Curchods at portmore house

Portmore House: 54 Church Street, Weybridge

In the 1670s, - when Charles II was on the throne - Thomas Howard, the Duke of Norfolk, rebuilt a grand mansion in Weybridge which had belonged to his wife, spending a huge £10,000 on the project.

King James II bought the property from the Duke's widow in 1687. He gave it to his mistress, Catherine Sedley, the Countess of Dorchester. After the king’s abdication in 1688, she moved into the estate's Dower House - pictured above - which was built against the garden wall of the main property. Her marriage to the first Earl of Portmore David Collyear in 1696, saw the entire estate renamed Portmore Park, with both the main house and the Dower House being known as ‘Portmore House’. The Earls of Portmore continued to live at Portmore Park until 1826, after which the main house was demolished. The location of this surviving Dower House is particularly significant because it is just opposite the site of the Portmore Tomb, which can still be seen in the centre of St James’ Churchyard.

Portmore House (the Dower House of the former estate) is now home to Curchods.

Elmbridge High Streets Heritage Trail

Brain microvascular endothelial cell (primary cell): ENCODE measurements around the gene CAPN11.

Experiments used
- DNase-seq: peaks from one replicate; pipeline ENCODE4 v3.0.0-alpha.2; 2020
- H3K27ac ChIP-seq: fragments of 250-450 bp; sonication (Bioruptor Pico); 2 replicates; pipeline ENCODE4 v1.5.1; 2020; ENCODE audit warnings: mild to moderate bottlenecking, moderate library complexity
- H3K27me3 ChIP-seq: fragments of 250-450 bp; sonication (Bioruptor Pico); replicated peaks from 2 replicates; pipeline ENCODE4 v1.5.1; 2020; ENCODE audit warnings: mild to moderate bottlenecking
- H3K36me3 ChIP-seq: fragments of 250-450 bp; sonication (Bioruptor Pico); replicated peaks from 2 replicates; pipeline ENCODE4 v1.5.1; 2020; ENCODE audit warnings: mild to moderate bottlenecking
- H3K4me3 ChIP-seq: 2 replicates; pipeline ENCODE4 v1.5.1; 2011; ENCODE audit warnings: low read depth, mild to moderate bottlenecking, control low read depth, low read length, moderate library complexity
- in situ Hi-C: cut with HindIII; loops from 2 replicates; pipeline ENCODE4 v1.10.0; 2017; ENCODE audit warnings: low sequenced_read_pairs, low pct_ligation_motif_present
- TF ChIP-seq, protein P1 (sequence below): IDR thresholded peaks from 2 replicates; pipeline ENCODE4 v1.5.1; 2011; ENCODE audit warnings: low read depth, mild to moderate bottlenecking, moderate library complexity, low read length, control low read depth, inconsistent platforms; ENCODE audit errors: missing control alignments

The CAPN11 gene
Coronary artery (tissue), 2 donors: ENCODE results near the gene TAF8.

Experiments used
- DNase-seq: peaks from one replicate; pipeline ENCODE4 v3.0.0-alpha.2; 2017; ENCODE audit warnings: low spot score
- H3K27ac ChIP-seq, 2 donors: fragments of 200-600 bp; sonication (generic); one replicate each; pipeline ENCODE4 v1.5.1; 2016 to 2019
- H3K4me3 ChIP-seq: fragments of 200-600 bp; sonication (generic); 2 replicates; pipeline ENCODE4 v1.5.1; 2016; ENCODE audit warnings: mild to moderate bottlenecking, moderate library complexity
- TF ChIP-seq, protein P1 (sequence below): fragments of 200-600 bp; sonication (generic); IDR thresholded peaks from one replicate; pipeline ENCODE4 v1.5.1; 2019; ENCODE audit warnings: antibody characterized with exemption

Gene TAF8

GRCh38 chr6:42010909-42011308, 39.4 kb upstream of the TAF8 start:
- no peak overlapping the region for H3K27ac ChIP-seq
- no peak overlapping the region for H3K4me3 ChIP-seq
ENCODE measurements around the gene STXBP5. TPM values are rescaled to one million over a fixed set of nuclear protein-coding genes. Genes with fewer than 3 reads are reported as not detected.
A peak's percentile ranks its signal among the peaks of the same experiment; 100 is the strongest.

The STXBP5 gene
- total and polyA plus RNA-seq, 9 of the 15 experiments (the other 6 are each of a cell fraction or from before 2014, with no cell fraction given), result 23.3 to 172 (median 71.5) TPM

1. Woolworths: 27b High Street, Weybridge
  2. The Post Office: 42 High Street, Weybridge
  3. Frisby's Shoe Shop: 8 Baker Street, Weybridge
  4. A. Ruffle's Shoe Shop: 41 Baker Street, Weybridge
  5. Bannister's Drapers Shop: 4 - 6 Waterloo Terrace, Baker Street, Weybridge
  6. Weybridge Museum: Library Building, Church Street, Weybridge
  7. Church House Antiques: 42 Church Street, Weybridge
  8. Portmore House: 54 Church Street, Weybridge
  9. Hasletts Drapers: 60a Church Street, Weybridge
  10. The Duke's Head: Hepworth Way Crossroads, Walton
  11. Annett's China Shop: Hepworth Way Crossroads, Walton
  12. Henry Ireton's House: 47 High Street, Walton
  13. Rogers & Sons: 51 High Street, Walton
  14. The Regal Cinema: 2 The Heart, New Zealand Avenue, Walton
  15. The Old Library: 72 High Street, Walton